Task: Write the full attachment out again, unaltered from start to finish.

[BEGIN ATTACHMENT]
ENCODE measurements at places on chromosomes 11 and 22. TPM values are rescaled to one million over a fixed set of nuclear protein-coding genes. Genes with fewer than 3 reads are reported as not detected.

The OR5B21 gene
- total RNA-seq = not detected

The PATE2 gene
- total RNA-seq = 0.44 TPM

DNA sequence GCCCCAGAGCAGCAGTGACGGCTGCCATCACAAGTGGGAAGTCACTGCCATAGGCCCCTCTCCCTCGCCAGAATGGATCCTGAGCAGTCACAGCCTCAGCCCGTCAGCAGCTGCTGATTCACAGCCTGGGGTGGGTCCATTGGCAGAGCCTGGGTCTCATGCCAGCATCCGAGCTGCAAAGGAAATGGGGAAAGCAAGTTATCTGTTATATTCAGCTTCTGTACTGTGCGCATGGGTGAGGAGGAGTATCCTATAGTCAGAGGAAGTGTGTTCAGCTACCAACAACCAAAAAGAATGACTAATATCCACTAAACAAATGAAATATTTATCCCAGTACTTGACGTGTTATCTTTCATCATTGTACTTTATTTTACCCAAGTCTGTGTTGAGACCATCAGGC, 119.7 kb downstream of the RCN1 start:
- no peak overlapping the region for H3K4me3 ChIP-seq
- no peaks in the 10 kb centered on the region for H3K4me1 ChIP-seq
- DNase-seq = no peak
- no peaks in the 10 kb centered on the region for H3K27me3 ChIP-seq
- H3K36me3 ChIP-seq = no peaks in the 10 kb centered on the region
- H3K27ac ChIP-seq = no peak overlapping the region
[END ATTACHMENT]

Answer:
ENCODE measurements at places on chromosomes 11 and 22. TPM values are rescaled to one million over a fixed set of nuclear protein-coding genes. Genes with fewer than 3 reads are reported as not detected.

The OR5B21 gene
- total RNA-seq = not detected

The PATE2 gene
- total RNA-seq = 0.44 TPM

DNA sequence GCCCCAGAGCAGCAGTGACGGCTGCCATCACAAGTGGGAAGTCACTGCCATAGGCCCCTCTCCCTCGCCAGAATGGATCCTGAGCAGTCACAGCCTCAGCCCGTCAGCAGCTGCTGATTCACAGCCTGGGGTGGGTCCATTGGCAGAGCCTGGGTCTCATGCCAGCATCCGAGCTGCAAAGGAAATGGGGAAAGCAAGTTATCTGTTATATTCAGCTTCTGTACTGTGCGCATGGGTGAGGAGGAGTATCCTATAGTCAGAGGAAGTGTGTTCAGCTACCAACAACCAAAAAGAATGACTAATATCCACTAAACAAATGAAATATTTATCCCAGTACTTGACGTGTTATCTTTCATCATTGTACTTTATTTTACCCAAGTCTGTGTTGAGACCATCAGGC, 119.7 kb downstream of the RCN1 start:
- no peak overlapping the region for H3K4me3 ChIP-seq
- no peaks in the 10 kb centered on the region for H3K4me1 ChIP-seq
- DNase-seq = no peak
- no peaks in the 10 kb centered on the region for H3K27me3 ChIP-seq
- H3K36me3 ChIP-seq = no peaks in the 10 kb centered on the region
- H3K27ac ChIP-seq = no peak overlapping the region